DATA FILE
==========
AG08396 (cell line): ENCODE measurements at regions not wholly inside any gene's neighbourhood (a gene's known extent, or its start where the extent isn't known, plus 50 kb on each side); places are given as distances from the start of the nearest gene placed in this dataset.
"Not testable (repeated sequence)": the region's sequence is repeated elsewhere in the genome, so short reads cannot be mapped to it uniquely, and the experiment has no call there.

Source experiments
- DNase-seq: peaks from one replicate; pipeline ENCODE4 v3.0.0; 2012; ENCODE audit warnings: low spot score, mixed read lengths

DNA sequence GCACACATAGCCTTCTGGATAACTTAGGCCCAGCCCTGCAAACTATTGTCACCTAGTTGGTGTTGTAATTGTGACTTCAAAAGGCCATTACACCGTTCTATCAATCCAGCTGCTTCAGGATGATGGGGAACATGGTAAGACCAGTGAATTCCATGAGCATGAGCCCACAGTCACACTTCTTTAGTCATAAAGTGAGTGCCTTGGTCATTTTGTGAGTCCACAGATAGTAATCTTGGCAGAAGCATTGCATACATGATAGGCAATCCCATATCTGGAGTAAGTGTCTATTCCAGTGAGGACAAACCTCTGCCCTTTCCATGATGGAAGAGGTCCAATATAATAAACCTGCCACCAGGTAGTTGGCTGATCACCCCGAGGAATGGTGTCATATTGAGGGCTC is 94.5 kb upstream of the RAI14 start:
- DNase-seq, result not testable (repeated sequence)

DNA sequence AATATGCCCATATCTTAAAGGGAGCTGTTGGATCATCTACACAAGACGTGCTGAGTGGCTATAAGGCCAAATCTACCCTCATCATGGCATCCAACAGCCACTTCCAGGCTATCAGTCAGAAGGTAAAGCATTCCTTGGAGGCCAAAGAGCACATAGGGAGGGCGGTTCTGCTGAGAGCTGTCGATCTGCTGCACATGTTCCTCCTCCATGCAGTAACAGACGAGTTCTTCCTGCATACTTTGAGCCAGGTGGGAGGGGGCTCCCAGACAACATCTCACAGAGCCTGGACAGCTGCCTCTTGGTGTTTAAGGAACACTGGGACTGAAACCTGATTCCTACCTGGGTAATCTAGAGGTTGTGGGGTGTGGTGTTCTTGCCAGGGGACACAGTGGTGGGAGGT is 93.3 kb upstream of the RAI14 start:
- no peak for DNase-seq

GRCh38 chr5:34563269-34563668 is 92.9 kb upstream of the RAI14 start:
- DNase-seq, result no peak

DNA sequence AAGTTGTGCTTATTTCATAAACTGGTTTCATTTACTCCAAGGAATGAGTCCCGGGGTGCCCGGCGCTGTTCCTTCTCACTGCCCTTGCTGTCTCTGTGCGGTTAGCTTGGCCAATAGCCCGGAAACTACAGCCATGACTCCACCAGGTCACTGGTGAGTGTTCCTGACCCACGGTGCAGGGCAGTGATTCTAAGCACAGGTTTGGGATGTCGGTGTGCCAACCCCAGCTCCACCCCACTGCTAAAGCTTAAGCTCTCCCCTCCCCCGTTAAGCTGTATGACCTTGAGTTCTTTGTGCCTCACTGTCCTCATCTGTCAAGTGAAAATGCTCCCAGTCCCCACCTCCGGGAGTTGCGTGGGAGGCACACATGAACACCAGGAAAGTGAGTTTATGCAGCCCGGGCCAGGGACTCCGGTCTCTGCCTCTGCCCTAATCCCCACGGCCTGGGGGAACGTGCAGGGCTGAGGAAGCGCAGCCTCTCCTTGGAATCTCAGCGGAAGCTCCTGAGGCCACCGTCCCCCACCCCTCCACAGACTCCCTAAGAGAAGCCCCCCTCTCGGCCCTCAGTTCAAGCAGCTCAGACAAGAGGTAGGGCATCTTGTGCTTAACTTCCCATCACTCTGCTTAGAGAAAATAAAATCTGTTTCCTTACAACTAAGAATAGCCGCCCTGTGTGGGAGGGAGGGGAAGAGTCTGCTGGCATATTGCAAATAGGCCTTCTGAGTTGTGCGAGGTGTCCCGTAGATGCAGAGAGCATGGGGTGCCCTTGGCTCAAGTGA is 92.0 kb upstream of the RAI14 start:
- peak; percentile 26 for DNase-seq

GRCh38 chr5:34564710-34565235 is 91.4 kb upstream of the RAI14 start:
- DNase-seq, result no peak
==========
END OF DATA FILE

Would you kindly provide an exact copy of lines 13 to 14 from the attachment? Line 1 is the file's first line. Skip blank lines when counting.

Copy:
GRCh38 chr5:34564710-34565235 is 91.4 kb upstream of the RAI14 start:
- DNase-seq, result no peak